Pull out the prayers and poetry you use for inspiration. Reread some of the plethora of spiritual and religious books you’ve collected. Stop focusing on only one genre: That of poor little old Sam and Aspergers. You’re creating more clutter in that brain of yours than you need.

Yes, you can write a post like this. Who fricken cares? If this is the only post they read, and they think your nuts, so be it. I might wear those tight sweaters with the LV monogram, but I’ve got enough of Brain for the both of us. So let me take the lead awhile, would you?

Stop trying to control life and just ease up and relax. Just because you don’t think you can, doesn’t mean you can’t. You aren’t even trying. You’ve got all you need around you, and more, but still you wallow in self-pity. This isn’t thirty years ago. You don’t need to be sad anymore. This is life—right now, this day, this moment, seize it.

Get that pedicure! See that movie. Have that tea with a friend. Stop hiding in your house. Blast the music. Open the windows. Let the fresh air in. Bang pots and pans. Light incense. Scream. Shout. Cheer. Do whatever it takes to break out of this funk.

Yes, Scooby’s dead. Yes, you have to retrieve his ashes. Yes, sometimes college totally sucks, and your fixations seemingly suck you dry. But you know what, you are the one who has a choice. You always have the glorious choice. Continue to sit on your rump and feel sorry for yourself, or get up and get moving. I don’t care how far or where. Just take a step in any direction.

I know this is harsh, but harsh is what you need right now. I know what’s best, and I see what you’ve been doing. Enough already. Get back to where you were. Nothing has changed that drastically. If you must, keep mourning the loss of Scoob. But please stop mourning the loss of you! You’re still here. You’re still you. Even when others don’t see, you’ll always be you.

Here’s a poem to keep handy. Now get of your butt and start skating! The world’s waiting.

Your Friend for Life,

LV (the Little Voice inside my head)

Life is Like a Roller Rink      (February 2012)

Life is like a roller rink.

We each groove and glide to our own beat.

We slow down, speed up, and then slow down again, taking the turns as they come.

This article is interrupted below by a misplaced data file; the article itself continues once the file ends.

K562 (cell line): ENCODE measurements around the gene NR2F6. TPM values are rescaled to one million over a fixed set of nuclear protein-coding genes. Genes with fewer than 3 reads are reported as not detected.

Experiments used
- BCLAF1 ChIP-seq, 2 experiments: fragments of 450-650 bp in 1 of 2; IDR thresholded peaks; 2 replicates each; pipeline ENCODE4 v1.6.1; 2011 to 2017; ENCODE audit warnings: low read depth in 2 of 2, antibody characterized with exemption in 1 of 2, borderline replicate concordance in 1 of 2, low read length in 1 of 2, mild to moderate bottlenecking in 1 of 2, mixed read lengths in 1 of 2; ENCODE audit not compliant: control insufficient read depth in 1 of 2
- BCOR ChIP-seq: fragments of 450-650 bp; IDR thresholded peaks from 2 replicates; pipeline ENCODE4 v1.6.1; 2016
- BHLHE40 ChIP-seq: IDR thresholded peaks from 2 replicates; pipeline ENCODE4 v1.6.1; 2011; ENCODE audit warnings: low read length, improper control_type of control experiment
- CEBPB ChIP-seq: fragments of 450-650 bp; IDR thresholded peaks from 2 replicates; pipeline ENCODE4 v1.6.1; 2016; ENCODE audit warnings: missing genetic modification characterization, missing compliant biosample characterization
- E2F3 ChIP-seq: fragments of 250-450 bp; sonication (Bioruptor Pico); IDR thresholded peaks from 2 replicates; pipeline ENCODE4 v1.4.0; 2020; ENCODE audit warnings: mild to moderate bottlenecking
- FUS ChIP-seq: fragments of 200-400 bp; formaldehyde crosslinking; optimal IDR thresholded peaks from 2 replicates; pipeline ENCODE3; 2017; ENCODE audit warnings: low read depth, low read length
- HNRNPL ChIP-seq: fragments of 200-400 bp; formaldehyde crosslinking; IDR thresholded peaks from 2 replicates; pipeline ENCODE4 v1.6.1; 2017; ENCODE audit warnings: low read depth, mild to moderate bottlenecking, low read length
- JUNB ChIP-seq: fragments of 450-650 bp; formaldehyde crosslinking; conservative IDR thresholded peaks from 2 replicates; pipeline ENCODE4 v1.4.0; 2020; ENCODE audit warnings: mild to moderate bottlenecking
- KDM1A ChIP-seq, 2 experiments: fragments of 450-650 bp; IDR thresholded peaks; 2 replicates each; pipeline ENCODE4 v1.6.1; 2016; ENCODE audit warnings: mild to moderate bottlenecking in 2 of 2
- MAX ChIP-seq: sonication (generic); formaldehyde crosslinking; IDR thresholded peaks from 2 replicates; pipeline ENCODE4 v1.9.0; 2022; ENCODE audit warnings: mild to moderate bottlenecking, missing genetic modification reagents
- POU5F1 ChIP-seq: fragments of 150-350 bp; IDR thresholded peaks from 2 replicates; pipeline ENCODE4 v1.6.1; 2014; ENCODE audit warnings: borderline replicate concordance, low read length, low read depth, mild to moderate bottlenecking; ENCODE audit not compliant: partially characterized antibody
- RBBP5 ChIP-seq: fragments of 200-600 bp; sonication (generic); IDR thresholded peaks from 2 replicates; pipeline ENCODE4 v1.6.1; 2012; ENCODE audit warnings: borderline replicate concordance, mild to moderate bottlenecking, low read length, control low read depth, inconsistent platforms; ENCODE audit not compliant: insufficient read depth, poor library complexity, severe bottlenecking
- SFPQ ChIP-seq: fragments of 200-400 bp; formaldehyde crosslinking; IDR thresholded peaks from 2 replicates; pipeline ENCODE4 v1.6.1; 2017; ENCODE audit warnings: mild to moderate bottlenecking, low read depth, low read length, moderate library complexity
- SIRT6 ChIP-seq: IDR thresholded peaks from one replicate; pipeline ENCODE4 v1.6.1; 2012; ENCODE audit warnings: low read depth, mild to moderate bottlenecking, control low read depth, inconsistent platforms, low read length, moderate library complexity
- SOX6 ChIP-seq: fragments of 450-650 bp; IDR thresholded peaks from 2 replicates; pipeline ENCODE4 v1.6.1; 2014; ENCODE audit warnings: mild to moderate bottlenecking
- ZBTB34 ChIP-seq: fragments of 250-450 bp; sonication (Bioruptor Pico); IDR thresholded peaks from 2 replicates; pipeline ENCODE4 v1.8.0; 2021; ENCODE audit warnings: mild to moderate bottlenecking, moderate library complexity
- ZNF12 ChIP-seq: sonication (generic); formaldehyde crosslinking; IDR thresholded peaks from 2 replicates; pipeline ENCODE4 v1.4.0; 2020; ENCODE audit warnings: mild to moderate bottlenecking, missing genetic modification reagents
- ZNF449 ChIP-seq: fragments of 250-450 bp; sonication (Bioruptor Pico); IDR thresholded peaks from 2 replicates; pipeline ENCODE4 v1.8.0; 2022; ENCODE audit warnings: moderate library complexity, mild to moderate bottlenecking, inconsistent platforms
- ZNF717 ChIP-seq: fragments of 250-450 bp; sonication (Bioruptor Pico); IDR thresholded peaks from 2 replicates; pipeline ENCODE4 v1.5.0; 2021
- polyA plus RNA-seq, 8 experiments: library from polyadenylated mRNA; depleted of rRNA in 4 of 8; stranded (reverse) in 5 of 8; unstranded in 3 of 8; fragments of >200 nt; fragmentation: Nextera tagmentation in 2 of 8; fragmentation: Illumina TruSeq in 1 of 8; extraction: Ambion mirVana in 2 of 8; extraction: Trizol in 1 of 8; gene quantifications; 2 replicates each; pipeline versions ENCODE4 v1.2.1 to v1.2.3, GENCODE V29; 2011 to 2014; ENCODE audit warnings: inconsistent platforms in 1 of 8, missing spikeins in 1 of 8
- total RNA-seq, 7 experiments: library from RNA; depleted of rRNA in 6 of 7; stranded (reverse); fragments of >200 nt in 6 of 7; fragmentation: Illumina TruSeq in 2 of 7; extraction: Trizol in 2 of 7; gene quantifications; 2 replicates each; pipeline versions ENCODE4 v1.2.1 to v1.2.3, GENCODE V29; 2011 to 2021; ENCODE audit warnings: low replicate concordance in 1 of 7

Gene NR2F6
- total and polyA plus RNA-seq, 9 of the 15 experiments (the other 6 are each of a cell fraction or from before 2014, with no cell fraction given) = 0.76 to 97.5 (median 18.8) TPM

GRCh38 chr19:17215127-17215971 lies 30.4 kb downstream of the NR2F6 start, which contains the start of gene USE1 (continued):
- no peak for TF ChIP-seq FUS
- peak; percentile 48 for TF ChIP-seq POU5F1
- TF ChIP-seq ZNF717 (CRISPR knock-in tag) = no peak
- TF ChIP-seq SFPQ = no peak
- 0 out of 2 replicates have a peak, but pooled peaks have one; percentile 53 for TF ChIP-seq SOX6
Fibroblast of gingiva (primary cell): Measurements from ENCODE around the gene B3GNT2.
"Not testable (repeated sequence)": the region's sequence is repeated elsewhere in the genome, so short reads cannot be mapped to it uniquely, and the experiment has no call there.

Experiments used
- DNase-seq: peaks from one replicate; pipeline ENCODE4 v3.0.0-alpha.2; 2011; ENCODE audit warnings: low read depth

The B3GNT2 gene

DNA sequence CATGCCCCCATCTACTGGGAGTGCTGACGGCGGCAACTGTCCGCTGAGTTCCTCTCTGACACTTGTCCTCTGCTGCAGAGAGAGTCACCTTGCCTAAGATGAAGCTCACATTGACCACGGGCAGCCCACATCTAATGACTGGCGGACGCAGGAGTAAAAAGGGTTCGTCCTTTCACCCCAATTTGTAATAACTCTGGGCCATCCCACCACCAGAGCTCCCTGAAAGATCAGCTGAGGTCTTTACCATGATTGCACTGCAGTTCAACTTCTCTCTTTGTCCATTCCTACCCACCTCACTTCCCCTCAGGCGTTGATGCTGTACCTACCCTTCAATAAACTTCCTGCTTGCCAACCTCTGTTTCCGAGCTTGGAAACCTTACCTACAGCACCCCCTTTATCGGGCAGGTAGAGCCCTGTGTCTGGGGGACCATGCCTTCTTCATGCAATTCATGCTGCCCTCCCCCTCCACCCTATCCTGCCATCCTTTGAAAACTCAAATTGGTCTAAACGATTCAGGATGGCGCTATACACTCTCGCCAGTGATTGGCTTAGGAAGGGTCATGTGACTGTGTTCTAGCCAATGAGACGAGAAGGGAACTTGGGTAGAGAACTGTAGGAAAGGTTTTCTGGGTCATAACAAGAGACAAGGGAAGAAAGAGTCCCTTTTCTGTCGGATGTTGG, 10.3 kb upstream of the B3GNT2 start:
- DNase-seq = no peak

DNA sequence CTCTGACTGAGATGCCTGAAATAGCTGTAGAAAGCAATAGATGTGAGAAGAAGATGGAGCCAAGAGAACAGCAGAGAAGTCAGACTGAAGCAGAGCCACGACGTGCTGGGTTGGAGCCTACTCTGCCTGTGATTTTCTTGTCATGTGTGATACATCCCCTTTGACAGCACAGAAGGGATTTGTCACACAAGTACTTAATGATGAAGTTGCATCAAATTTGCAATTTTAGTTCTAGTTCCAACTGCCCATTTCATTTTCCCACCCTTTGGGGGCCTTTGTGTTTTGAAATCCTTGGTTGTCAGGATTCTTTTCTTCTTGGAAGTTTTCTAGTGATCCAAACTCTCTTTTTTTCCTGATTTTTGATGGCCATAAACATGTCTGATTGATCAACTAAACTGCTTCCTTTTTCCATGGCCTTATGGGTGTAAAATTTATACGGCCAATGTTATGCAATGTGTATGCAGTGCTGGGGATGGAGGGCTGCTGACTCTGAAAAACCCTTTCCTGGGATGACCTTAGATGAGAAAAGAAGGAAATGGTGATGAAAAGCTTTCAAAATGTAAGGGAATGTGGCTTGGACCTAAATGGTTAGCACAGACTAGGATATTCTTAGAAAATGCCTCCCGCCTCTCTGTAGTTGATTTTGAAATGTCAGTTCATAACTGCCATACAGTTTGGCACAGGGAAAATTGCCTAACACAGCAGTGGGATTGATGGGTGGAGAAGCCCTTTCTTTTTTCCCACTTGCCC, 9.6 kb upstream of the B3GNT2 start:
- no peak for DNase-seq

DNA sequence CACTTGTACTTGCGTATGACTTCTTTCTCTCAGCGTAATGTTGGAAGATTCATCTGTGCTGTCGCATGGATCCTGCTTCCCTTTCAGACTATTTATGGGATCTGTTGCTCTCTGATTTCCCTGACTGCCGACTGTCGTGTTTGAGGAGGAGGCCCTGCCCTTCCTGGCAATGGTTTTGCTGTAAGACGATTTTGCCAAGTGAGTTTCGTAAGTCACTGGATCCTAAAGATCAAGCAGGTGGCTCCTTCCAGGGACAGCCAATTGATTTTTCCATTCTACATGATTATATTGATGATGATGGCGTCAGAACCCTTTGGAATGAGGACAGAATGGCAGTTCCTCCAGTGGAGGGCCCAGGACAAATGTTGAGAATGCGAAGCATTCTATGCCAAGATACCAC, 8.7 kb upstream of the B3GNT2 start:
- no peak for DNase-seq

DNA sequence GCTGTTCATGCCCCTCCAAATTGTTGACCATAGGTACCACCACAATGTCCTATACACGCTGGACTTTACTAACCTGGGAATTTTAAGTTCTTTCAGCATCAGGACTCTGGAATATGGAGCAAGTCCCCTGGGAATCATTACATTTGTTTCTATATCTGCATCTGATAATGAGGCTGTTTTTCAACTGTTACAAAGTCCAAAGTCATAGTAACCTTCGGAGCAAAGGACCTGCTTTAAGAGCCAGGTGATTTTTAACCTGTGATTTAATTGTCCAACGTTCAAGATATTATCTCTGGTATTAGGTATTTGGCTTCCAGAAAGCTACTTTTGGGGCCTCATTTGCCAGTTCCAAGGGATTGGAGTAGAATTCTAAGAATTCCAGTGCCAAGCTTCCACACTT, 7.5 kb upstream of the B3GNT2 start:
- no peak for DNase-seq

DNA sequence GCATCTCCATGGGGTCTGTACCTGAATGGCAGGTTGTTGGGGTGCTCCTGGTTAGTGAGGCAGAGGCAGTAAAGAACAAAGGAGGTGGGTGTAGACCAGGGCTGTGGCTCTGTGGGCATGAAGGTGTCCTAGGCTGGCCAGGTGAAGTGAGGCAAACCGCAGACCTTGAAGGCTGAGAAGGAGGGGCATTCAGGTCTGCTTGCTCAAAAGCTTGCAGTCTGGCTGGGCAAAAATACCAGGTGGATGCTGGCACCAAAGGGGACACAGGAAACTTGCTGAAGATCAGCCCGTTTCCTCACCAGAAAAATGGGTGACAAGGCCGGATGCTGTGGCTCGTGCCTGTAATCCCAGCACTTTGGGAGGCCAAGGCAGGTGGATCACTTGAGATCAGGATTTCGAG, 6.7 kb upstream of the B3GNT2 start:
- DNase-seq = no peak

Though others may knock us down, run us over, or push us out-of-the-way, we get back up eventually, and keep moving.

We glide forward and sideways, and every once in a while find ourselves going backwards.

After twirling too fast for too long, we laugh; we cry.

We hold hands to keep our balance.

In moments of bravery, we speed out to the inner circle, keeping our pace in the fast lane.

In moments of caution, we remain on the outer circle, gripping the wall for dear life.

Sometimes another gently pulls us off the wall.

We get blisters and bruises.

We ram into others, stop and apologize, and then lend a hand.

We tangle up our feet and fall on our butts.  Some of us have more grace, some of us more padding.

If we aren’t careful, when we try to pull others up, we fall down right with them.

From the sideline, we observe those gliding by, wondering how they do the things they do, or questioning if we might, someday, do the same thing.

We sweat.  We stink.

Sometimes we trade in the skates that served us well, in hopes of discovering a better fit or style.

There are speeders who don’t pay attention to anyone else, until they collide into someone, or collapse from exhaustion.

Racing ahead, we partake in games, in hopes of a prize.

Some are left behind.

While many never seem to catch up.

We feel the wind in our faces and the rush of adrenaline.

We are surrounded by lights that illuminate our way.

Some spin and do tricks, in hopes of gaining attention.

Somewhere, up high in a box is a person in charge.  We may make a request or keep moving without second thought.

We don’t take much notice that we are going round and round, only to end up right back where we started.

When we rest, regroup, and nurse our injuries, there is nothing that can stop us from getting back on our feet, and starting the circular journey, all over again.

And in the end, when the music inevitably stops, we all must leave.

By Everyday Asperger’s Blog author, Samantha Craft